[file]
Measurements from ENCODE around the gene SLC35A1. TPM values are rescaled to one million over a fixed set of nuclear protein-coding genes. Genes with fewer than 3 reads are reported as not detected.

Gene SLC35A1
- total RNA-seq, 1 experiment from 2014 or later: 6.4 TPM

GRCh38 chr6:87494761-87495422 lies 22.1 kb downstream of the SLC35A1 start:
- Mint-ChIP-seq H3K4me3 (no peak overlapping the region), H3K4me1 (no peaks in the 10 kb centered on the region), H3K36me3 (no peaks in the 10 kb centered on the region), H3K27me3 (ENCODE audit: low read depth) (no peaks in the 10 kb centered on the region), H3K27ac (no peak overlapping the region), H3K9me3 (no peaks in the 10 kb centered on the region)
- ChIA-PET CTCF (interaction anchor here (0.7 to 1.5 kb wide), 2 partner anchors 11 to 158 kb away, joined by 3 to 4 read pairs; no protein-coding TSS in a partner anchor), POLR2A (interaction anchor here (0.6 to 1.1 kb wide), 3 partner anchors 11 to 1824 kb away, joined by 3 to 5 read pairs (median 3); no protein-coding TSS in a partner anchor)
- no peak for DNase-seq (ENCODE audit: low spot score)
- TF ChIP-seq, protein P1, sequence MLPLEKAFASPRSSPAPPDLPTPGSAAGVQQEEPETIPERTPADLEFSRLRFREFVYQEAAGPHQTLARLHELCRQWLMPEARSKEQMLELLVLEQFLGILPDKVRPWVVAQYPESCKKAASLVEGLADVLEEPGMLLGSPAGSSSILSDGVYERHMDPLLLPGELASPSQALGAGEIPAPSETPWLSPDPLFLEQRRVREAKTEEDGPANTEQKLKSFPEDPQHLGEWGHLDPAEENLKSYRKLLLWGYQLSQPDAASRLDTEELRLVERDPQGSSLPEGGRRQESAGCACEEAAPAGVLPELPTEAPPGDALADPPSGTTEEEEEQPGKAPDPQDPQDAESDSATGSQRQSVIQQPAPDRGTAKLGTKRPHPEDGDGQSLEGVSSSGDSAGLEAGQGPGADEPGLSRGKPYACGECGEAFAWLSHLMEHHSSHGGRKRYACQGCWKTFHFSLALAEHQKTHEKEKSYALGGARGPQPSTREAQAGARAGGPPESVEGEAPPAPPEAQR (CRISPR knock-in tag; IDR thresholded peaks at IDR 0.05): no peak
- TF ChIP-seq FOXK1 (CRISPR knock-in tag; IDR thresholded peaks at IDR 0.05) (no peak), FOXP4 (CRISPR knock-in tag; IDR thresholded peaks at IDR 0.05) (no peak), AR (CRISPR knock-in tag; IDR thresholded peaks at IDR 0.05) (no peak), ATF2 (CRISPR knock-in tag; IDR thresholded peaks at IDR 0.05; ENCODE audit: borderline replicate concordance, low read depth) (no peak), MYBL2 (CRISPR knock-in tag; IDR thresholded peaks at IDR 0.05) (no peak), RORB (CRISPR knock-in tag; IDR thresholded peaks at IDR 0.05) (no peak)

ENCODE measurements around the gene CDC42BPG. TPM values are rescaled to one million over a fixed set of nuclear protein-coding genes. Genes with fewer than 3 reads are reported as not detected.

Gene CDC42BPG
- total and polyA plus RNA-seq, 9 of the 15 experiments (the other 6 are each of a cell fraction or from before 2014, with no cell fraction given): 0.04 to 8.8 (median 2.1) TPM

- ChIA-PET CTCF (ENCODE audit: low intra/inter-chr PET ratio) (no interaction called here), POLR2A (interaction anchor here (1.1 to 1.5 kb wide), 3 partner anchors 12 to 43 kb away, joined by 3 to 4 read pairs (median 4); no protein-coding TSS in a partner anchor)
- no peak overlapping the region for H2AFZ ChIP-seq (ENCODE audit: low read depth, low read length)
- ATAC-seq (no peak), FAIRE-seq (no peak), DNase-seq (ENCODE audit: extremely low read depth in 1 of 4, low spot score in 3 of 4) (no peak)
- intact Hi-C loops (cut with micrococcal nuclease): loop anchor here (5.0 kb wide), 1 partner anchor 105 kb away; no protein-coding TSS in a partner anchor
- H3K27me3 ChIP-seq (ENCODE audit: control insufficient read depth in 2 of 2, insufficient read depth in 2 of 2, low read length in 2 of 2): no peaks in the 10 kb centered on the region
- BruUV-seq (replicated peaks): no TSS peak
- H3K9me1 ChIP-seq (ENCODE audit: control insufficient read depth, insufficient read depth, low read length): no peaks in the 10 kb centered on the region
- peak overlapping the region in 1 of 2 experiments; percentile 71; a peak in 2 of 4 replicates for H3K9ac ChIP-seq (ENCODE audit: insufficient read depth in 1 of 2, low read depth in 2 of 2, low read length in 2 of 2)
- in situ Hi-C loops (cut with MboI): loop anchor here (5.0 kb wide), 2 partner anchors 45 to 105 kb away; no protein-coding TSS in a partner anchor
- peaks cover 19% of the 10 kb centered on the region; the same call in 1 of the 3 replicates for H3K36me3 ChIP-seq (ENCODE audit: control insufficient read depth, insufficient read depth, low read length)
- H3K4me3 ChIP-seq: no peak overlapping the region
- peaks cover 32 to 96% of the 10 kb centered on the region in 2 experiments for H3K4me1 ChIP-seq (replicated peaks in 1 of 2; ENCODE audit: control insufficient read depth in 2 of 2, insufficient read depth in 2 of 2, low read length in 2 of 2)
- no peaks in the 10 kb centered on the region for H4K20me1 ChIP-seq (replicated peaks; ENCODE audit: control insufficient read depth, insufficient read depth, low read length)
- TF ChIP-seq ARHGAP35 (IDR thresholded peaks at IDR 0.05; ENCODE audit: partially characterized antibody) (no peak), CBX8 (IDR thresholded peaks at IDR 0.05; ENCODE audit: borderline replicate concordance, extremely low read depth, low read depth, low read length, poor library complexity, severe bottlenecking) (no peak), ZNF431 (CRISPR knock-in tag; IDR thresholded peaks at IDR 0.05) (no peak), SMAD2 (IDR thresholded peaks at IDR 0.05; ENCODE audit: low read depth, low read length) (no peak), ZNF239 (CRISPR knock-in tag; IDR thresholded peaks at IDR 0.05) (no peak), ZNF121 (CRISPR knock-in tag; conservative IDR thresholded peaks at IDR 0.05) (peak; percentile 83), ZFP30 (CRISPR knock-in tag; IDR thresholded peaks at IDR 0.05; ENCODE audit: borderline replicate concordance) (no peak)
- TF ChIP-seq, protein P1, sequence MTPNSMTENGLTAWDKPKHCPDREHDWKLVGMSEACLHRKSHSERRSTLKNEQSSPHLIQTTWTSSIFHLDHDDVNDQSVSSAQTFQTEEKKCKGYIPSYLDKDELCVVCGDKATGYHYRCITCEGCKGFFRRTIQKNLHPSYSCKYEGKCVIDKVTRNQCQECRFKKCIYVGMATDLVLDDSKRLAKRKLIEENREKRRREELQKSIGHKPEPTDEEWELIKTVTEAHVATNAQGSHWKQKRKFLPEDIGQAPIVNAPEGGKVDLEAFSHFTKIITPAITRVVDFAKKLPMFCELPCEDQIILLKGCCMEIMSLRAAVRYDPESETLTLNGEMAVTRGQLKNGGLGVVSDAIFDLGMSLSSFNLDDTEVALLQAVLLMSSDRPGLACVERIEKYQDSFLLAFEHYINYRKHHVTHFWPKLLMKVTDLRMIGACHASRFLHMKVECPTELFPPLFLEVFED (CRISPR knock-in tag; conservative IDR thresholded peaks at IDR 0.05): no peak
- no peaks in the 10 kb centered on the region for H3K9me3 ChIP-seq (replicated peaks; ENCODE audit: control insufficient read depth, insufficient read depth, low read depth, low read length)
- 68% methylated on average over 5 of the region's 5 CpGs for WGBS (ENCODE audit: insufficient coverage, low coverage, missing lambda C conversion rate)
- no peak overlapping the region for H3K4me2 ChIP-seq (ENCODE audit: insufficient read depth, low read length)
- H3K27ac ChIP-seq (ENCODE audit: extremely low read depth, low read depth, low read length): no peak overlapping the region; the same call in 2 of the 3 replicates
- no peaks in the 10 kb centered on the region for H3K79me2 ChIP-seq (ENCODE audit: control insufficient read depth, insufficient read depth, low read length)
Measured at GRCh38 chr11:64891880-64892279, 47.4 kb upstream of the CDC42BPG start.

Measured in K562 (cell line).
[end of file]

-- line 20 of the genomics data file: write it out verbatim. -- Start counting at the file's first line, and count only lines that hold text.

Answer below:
- peak overlapping the region in 1 of 2 experiments; percentile 71; a peak in 2 of 4 replicates for H3K9ac ChIP-seq (ENCODE audit: insufficient read depth in 1 of 2, low read depth in 2 of 2, low read length in 2 of 2)